Use Mini PC / Minix (Neo Z83-4) for Home Assistant - what extra hardware for Zigbee and IOs?

For the GPIO why not a NodeMCU esp32 and ESPHome? It would be standalone (wifi) independent of your Mini PC. These things are cheap, have a ton of I/O and work really well.

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Thank you Steve for the suggestions, interesting! I will for sure look into that.

So far I had the approach to have several hard-wired IOs available via a (USB) board to the Mimix+Win10+HA set-up, this to be able to connect several existing (wired) home alarm contacts to the system.

Similarly, I have various existing 1-wire temp sensors of my floor heating system of my house which I also like to connect to the Minix (via a 1-wire board).

ESPHome is fantastic for wifi sensors but if you have a spare pi lying around you can’t beat this for hardwired:

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I have 3 door sensors, 1 window, and 3 motion sensors from my home alarm connected to a NodeMCU, works great for that.

For the zigbee Stick i use this one: Its preflashed for zigbee2mqtt, has an external antenna and since it comes from amazon, no 4 weeks waiting time for it. I cant tell you how good it performs with many devices in a big space, since Im doing every smarthome thing as hobby and live in a shared apartement with only my room for sensors and so on as test subjects, so i cant automate anything here. I have atm an ikea tradfri remote and a tradfri wireless power socket. But so far Im happy with it.

For the server, I personally recommend using linux as base instead of windows, and installing it either using normal docker setup or supervised install, what im using. My server is an old office pc from late 2006 and can handle win10, but on linux it runs wayyyyy better. I dont like virtual machines for small server applications and i think its waste of processessing power. Tbh, i dont like windows too. There are plenty linux distros out there, form beginner friendlier ones like ubuntu (for server use i would recommend an lts version) to advanced linux users (like manjaro linux, based on arch linux, 1 command and you upgrade to the newest version, i use it for my server) or linux pro distros like arch linux itself or gentoo linux (you basically install anything by hand on a terminal, you can customize every aspect of the os).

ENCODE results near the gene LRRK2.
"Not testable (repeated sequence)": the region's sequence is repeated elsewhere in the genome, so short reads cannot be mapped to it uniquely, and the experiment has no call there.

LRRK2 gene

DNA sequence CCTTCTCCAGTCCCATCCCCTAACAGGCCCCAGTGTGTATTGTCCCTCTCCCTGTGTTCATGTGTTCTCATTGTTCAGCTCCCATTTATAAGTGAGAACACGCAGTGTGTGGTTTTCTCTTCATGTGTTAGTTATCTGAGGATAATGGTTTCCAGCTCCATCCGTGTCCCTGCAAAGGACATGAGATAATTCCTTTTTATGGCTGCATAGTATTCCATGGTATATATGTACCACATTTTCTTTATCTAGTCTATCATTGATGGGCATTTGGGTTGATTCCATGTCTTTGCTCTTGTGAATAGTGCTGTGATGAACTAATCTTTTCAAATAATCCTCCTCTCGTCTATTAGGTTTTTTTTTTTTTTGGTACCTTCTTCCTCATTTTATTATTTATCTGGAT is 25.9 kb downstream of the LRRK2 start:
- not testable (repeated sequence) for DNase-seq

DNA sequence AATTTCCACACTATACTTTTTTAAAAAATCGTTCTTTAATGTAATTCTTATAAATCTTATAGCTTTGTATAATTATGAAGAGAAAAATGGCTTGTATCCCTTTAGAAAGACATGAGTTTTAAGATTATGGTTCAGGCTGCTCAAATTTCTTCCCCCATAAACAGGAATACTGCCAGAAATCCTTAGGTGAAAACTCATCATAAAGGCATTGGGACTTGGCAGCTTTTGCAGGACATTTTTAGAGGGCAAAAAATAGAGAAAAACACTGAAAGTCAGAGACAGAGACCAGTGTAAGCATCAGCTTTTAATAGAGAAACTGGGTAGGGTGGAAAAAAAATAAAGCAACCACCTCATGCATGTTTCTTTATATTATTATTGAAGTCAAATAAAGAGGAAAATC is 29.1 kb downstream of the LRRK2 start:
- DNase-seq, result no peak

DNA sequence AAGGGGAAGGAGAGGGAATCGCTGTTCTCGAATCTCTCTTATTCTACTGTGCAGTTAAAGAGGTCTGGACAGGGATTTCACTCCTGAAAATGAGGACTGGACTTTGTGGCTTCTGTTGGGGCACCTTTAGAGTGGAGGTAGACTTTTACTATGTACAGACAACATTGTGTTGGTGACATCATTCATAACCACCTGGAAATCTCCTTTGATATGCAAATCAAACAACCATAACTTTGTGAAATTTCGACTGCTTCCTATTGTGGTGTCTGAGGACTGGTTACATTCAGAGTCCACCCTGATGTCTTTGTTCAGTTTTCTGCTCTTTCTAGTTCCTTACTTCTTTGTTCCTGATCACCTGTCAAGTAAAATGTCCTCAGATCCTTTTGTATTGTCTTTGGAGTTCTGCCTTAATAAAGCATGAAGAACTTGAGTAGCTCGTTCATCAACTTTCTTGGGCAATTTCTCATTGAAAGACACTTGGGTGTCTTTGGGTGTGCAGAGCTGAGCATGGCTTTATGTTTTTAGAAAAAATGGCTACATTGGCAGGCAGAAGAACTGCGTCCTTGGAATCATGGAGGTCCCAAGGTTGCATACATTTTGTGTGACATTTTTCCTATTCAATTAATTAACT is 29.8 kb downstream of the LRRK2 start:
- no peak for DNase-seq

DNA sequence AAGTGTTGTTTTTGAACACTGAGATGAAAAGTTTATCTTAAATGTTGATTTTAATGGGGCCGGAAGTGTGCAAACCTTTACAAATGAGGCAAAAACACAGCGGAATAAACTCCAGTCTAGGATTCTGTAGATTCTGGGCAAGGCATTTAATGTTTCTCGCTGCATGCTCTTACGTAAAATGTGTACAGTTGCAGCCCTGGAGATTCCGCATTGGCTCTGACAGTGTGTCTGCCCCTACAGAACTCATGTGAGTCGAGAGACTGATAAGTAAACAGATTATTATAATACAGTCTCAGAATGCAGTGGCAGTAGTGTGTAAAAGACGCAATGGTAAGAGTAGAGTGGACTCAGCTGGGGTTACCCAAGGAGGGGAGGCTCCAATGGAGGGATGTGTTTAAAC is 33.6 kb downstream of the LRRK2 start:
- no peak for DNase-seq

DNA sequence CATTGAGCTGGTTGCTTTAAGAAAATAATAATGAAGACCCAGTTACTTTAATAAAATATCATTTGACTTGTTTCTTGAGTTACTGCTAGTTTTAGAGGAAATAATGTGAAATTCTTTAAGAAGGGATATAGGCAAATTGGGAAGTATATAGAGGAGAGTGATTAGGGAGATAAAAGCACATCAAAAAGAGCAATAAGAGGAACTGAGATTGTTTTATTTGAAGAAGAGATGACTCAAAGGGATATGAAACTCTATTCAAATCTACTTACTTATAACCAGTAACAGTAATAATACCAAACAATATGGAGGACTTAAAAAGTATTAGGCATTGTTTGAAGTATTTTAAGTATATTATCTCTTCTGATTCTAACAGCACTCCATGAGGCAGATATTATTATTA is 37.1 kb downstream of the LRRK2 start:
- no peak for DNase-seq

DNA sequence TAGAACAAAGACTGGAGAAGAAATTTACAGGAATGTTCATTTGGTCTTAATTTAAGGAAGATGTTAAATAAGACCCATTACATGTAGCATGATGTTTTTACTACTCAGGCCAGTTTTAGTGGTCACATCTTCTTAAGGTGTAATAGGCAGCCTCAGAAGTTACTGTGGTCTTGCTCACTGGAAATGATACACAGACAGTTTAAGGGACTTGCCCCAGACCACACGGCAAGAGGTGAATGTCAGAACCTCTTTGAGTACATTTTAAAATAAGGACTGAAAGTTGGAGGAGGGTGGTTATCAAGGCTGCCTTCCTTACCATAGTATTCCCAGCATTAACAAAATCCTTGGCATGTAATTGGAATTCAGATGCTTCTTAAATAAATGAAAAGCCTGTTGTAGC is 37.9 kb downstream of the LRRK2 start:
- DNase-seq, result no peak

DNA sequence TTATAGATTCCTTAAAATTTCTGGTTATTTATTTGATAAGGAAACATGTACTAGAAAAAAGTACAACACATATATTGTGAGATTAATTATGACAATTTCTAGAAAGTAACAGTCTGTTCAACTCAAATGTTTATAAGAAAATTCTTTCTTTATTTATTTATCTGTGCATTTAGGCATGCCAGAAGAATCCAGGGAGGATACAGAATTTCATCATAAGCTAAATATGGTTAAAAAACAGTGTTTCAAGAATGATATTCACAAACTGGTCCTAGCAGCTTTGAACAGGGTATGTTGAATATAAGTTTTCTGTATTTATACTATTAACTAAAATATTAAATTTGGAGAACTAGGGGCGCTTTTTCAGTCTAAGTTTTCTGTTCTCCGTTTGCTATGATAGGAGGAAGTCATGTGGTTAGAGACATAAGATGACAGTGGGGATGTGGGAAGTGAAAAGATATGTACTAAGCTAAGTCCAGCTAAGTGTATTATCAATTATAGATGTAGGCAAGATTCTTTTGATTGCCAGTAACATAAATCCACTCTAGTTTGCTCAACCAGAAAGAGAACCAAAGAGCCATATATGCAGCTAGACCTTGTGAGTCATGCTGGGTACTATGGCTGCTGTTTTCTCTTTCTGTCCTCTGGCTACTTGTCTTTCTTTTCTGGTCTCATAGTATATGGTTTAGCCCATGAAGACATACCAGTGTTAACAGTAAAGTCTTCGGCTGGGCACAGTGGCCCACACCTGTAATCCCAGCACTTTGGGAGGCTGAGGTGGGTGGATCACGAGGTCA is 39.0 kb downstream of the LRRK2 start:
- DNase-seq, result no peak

For the sensors, I would recommend an esp8266 with esphome, so you can basically even when home assistant is down read the sensors and have less wires to your servers. Or use an arduino and print every sensor value in the serial monitor and have a program on your server, that reads the serial monitor and publishes the values to mqtt or a database, from wich home assistant can read it. For that you have to code yourself, for the esphome solution you pretty much only describe, what the firmware has to do.

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The Atom is fast enough for HA. As many says you are better of with a lean Linux as basis OS as it hardly uses resources. To run Supervised this should be a Debian to be future proof. Or you can install a more user friendly Ubuntu flavour and the install HA in a VM like you planned for Windows. And then it is a Home Assistant OS based Home Assistant you will install

Do not use the PC for I/O. You will hate all the long wireing. I was there years ago. Hopeless. An ESP8266 D1 mini cost a few dollars. And you can place as many as you want exactly the place where you need it. And then either use ESPHome or Tasmota or a self made simple thing. And you link it all together with MQTT. The Mosquitto server is a few clicks in Home Assistant and it is installed as an AddOn. If you are not familiar with MQTT then it is one of the most simple thing to setup and to understand. Soon you will have them everywhere. And since they only cost a few dollars, and are the size of a matchbox, there lots a fun hours putting them everywhere and you can invest in a slow pace the next years and have fun with the process.

Zigbee stick. Zigbee is more stable if the base dongle has a good range. Do not go for the cheap dongle. Add a few dollars and get one with a better antenna. The same dongle with antenna has 2-3 times better range so your Zigbee network will be a 2-3 hops mesh. Or the Conbee II which has fantastic range even with its small antenna.

tenn0, Kenneth, many thanks for the good suggestions above. Very useful and it appreciated.